How Can the Law Keep Up With Cyber-Attacks on AI?

What happens when technology moves more quickly than the law? That was the question facing speakers at the RSA Conference last month. A panel of experts from Microsoft, the Aspen Tech Policy Hub and Google Brain explored how the law can keep up with attacks on AI systems.

The problem is that while the law moves at a plodding pace, AI technology is evolving so quickly that legal frameworks aren’t keeping up with it. That makes it difficult to prosecute cases against people that deliberately manipulate AI systems for their own benefit, experts said.

“The beauty of law and policy is that we have to follow the technology,” said Betsy Cooper, director of the Aspen Tech Policy Hub. “That’s not set yet. So until we have a clear understandings of what the technology can do and how it can be manipulated, the technology will be ahead of where the law is.”

The speakers identified several kinds of attack on AI models, some of which have already been seen in the wild. Evasion attacks alter the information that they feed to an AI algorithm so that the AI misinterprets it. They could alter a stop sign so that a self-driving car doesn’t read it properly and breezes through an intersection, say, or make a handwriting recognition system read one word as another. Attackers do this by changing small parts of the signal at a time, testing the AI models’ reaction to understand how it works.

How can lawyers prosecute someone for manipulating input data in these ways? Cristin Goodwin, assistant general counsel at Microsoft, said that decades-old legislation like the Computer Fraud and Abuse Act aren’t well equipped for those tasks.

“We have to expect that if the technology hasn’t caught up, and the law hasn’t caught up, there is going to be a lot of room for maneuver, which is precisely what we’re seeing today,” she said.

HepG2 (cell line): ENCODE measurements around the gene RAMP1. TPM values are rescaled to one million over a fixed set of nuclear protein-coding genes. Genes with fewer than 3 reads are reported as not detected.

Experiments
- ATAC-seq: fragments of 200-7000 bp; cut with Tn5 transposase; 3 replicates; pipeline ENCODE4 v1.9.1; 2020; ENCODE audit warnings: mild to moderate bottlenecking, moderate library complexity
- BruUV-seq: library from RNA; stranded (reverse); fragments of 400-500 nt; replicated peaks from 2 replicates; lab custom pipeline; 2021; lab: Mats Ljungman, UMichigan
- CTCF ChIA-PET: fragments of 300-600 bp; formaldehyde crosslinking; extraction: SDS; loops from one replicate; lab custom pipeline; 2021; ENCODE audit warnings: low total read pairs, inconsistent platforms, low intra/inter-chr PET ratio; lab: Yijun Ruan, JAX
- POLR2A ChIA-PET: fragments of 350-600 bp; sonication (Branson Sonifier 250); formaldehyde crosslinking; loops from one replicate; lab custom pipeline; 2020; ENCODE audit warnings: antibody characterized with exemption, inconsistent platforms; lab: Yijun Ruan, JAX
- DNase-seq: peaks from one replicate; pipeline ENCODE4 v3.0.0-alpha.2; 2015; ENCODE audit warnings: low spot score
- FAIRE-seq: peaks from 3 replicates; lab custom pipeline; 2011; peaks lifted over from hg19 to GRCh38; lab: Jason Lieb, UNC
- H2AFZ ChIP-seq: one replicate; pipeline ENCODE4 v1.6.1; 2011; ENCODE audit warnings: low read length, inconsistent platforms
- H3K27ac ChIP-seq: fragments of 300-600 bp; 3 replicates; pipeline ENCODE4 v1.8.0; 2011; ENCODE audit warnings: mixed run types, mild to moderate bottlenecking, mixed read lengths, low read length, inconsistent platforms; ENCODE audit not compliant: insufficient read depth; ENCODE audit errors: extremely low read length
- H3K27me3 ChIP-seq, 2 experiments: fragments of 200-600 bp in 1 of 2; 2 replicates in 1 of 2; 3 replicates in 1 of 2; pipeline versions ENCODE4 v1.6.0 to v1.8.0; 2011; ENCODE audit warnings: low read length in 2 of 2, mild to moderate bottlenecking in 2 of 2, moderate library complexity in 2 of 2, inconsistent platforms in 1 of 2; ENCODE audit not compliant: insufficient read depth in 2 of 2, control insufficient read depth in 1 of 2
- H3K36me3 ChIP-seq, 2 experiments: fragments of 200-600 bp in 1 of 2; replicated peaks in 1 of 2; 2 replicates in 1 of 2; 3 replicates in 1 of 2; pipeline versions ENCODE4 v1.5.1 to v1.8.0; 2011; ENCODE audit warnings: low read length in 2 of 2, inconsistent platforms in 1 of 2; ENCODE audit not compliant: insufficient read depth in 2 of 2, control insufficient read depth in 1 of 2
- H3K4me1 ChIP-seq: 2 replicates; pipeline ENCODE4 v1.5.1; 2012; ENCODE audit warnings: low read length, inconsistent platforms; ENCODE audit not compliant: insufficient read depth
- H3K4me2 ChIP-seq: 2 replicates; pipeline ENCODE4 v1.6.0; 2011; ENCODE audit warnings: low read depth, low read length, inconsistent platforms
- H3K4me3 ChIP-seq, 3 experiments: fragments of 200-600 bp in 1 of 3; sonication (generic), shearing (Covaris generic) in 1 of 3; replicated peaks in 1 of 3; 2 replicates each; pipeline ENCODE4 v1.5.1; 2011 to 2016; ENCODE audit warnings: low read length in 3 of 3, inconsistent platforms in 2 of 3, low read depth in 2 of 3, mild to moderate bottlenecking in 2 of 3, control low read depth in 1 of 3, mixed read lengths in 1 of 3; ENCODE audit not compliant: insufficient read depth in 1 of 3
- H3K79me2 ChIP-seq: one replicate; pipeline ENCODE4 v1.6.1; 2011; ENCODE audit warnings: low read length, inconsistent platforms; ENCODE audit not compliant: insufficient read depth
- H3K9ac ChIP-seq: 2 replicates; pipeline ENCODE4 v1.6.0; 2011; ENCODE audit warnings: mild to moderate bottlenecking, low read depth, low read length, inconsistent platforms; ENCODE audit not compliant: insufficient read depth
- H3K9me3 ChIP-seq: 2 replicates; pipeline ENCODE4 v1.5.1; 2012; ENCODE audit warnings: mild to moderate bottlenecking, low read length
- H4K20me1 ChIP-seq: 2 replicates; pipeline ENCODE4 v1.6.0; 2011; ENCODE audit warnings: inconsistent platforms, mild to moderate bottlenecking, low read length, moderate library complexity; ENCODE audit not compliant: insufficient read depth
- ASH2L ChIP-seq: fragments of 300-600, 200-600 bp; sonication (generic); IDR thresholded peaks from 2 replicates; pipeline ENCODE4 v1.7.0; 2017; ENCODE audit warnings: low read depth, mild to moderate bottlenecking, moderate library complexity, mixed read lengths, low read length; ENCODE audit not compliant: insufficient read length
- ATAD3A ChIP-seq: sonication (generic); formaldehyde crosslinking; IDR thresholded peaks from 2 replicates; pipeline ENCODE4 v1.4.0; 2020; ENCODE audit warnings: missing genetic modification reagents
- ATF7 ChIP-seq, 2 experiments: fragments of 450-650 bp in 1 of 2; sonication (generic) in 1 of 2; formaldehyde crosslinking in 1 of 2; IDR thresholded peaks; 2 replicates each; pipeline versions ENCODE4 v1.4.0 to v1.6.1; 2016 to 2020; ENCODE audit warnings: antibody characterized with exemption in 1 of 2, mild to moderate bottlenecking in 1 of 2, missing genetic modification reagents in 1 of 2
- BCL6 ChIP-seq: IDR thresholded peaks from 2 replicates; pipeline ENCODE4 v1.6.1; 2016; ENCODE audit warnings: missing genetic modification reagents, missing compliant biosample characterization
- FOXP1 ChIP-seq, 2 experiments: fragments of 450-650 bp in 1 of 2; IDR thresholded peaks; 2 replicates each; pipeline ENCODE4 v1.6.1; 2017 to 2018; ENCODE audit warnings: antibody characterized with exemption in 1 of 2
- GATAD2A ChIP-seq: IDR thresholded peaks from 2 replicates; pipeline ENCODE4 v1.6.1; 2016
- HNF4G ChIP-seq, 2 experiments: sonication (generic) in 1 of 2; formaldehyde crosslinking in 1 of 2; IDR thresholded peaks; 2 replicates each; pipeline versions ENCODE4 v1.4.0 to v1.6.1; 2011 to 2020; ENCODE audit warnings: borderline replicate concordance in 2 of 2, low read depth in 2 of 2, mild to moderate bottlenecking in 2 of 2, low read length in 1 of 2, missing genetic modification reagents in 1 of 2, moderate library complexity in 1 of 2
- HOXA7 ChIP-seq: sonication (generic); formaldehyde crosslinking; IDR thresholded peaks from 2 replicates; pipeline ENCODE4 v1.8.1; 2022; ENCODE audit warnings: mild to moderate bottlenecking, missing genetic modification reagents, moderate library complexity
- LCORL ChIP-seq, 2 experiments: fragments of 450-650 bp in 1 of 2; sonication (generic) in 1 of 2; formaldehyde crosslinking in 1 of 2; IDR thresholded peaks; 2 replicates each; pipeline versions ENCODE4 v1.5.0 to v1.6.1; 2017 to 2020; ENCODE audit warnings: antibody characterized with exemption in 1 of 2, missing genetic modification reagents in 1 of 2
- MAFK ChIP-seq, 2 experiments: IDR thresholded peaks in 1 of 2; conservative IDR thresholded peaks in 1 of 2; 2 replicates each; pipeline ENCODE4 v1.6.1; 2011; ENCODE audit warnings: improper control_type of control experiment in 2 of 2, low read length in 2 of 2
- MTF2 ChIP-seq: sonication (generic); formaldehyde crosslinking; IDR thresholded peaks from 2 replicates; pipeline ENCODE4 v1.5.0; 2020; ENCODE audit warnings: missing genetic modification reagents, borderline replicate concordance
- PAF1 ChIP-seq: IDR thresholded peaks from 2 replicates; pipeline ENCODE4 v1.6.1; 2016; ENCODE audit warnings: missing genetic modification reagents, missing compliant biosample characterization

Another attack, model poisoning, attempts to change how AI interprets things by affecting its training data, altering the information that it learns from. Many models gather their data from public information on the internet. If an attacker can influence that data, they can change the model’s ‘thinking’ patterns. One example that came up during the talk was Tay, the chatbot that Microsoft launched in 2016, which Twitter users deliberately taught to be racist and sexist by feeding it inappropriate comments.

Cybersecurity risks also spill over into intellectual property theft. In a model stealing attack, an adversary sends many inputs to an AI algorithm and analyzes how it interprets them. They could use this analysis to reverse engineer the training model, helping them to develop their own commercial service, said Nicholas Carlini, research scientist at Google Brain.

Companies will need to build terms of service that explicitly outline what someone is allowed to do with their AI systems, warned Cooper. That means working with lawyers who understand the technology.

It will also mean reframing policy so that it can move more quickly with the times. “We basically need to build into our systems of policy making the flexibility so that when you pass a law, it does not mean that you have to wait for the next window of opportunity, 30 years later, to change it,” she concluded. “It needs to take into account changing technology in a dynamic way.”

What’s Hot on Infosecurity Magazine?